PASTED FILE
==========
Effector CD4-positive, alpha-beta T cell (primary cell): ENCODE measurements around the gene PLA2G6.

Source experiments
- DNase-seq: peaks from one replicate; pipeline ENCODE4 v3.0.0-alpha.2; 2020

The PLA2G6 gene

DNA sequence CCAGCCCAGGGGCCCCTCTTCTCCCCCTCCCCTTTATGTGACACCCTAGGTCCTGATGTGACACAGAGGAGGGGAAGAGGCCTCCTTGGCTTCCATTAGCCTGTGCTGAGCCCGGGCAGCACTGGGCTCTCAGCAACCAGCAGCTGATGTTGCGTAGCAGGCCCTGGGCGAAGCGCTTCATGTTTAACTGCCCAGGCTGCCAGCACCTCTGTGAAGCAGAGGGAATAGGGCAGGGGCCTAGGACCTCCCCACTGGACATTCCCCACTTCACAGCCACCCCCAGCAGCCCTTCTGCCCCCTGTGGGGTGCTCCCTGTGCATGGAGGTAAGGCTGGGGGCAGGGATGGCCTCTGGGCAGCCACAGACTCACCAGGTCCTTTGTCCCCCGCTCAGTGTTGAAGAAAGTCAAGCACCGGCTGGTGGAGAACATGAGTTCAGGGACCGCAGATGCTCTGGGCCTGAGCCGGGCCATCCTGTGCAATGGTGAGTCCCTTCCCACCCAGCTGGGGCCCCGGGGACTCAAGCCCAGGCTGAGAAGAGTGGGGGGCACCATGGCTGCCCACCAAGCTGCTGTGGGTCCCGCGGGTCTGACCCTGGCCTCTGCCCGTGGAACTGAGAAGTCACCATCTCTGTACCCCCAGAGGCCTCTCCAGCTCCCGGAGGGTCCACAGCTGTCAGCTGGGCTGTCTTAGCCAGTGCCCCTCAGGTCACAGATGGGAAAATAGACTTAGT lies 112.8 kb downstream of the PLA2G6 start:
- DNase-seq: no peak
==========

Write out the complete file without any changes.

Effector CD4-positive, alpha-beta T cell (primary cell): ENCODE measurements around the gene PLA2G6.

Source experiments
- DNase-seq: peaks from one replicate; pipeline ENCODE4 v3.0.0-alpha.2; 2020

The PLA2G6 gene

DNA sequence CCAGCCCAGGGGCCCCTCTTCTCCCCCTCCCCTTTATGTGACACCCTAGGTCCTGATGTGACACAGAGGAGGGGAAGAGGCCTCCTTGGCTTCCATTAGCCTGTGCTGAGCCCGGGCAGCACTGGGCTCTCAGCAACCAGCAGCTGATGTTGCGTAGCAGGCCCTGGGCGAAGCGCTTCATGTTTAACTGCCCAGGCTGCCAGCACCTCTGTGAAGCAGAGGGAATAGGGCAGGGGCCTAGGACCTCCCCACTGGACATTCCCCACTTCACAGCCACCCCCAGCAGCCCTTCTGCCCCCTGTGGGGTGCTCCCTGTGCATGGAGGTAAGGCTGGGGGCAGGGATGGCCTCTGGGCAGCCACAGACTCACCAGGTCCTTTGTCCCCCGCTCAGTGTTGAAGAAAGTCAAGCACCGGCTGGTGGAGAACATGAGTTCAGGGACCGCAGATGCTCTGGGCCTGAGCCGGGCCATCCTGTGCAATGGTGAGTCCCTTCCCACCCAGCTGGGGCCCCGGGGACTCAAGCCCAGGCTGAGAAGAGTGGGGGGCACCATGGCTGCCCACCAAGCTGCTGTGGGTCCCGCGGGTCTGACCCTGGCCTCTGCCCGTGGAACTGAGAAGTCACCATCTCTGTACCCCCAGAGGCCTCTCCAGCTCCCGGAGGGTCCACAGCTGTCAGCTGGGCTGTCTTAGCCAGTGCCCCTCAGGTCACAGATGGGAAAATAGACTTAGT lies 112.8 kb downstream of the PLA2G6 start:
- DNase-seq: no peak